However, Skelton is not a crazy man; he is just a romantic man in a hostile world gone bad. He is an exceptional character in one of the most literary Noir novels of the late 20th century. The book sets off from the Nowheresville United States to the Everglades, the setting of many dark and brooding tales relating to the underbelly of the American Dream.

Skelton intent of giving a break from the aimless wandering and drugs a break is chasing his own dreams of becoming a fishing guide. Once he is at home, he attempts to change himself from the jaded drifter to a young and accomplished punk. He then moves into the fulsage of an old plane and then reconnect to his dysfunctional family- his grandfather to cheated on his ladder to success, his father who was once a successful warehouse owner but now pretends to be bedridden, and his girlfriend Miranda with who Skelton share some of the best sex scenes you’ll ever encounter.

Unfortunately, Nichol is determined to kill the young punk, and Thomas Skelton has a fatalistic streak that soon has him back in his own struggles to blow his mind inside out. Like aforementioned, Skelton is a romantic man; he is a man no one and nothing can save him because his sense of destiny, as well as that of his beloved country, is unshakable. And just like Nichol’s dislikes, any new comes; the narrative can only proceed in one single direction-right down to the wire.

Thomas McGuane is a prolific counterculture writer. He is also the author of Missouri Break, a well woven western book featuring Marlon Brando and Jack Nicholson. Before his stint in Hollywood, the author wrote a couple of other books in the same genre narrative as 92 in the Shade. He has also written other books on fishing and horses and owns a ranch, and this seems to lend quiet poetry to the dark proceedings.

Ninety tow in the Shade is a wonderful read. The pain of Thomas Skelton dreams and his fatalistic journey across the reefs of the Everglades are amplified to the great moments of incredible literary power and unassailable life force. In Thomas McGuane world, every single word sits in its rightful place and shines even when one looks at directly.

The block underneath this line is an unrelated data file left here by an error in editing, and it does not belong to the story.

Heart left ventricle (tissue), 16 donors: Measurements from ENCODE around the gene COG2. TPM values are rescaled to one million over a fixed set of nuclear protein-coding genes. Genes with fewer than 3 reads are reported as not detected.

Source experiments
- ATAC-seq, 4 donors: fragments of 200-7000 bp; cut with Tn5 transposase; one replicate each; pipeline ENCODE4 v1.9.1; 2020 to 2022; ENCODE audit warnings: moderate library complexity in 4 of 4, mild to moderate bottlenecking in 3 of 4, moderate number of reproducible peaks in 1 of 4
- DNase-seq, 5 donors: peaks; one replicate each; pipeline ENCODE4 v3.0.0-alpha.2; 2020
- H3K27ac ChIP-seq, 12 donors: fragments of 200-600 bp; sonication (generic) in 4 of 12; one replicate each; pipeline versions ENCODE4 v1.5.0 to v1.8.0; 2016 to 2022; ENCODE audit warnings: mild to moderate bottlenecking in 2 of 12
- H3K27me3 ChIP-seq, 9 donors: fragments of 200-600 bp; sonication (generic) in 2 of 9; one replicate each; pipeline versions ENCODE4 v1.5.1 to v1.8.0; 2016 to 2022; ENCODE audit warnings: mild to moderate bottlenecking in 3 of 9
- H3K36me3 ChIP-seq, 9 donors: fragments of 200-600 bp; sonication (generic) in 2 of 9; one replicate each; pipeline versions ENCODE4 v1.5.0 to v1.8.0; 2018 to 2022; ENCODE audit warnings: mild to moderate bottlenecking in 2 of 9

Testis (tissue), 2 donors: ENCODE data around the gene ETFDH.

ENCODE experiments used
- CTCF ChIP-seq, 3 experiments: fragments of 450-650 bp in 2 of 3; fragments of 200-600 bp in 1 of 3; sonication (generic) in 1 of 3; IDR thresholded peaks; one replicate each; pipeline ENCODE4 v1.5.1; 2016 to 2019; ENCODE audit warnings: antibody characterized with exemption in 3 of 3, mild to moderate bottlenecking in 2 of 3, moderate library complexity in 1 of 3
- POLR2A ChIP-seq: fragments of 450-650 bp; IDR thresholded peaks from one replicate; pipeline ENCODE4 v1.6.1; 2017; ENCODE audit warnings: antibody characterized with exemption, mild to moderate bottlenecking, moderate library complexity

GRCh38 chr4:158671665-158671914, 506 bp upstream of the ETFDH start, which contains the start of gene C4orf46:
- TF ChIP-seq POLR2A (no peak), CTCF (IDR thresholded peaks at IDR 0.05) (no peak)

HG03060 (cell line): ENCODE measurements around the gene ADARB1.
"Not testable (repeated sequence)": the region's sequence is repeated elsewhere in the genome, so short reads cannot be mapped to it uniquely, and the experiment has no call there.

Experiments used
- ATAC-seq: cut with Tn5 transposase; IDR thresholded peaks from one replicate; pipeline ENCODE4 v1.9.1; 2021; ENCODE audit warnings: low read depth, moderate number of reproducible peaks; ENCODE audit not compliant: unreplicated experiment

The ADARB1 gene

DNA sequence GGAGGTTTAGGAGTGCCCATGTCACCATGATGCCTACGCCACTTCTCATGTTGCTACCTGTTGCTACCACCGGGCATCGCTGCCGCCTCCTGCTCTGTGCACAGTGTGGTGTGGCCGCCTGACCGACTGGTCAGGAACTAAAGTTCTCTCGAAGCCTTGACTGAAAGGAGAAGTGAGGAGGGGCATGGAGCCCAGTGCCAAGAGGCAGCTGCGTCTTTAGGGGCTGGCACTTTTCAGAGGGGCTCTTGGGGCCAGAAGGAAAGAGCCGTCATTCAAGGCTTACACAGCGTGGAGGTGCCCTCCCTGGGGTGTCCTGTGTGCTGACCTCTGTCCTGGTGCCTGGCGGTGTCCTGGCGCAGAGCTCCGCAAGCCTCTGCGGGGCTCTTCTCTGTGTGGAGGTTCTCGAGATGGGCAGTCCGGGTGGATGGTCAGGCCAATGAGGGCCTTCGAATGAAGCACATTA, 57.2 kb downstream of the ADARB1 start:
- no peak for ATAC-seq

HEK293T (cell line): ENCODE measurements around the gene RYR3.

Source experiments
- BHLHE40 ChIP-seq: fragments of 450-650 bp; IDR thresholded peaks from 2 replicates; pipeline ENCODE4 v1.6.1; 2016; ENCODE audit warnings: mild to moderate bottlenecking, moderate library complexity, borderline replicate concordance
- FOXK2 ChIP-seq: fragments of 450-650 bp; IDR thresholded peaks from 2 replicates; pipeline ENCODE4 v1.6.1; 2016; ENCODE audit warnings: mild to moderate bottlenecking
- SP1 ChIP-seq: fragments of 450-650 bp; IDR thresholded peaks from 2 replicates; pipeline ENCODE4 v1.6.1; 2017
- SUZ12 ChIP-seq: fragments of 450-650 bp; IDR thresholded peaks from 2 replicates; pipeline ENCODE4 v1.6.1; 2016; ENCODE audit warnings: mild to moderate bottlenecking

Driving on the Rim

From one of the United States acclaimed writers, comes another novel that surprisingly takes the pulse of our times. The main characters in this dark coming journey is Berl, the man whose uncharmed life was changed for the best after his mother named him after Irving Berlin. What would he have become had he not gone to medical school, thanks to the surrogate parenting by a local physician?

However, there is a profound meaning to life beyond the professional acclaim, even in the most noblest of callings. Berl has been on a missing to find the meaning of life beyond the professional accreditation in the past few years, though with a basis for hope or scant equipment. Hard to say whether his quest has been set back or aided by his having fallen under intuition of homicide of his ex-girlfriend.

All the same, being shunned by almost all his workmates at the hospital offers him a thing to hope for. The reality of a very small town living under total surveillance, even among the people you have come to know your whole life. Luckily for Berl, it doesn’t take a village, and he’ll surely find deliverance in his continuing to practice his profession as a doctor in one way or another, as well as in the few connections he has made over the years. Overall, Driving on the Rim is a self-reflective novel written in first person perspective. Characterization, plot development is wonderfully done from the first page to the last.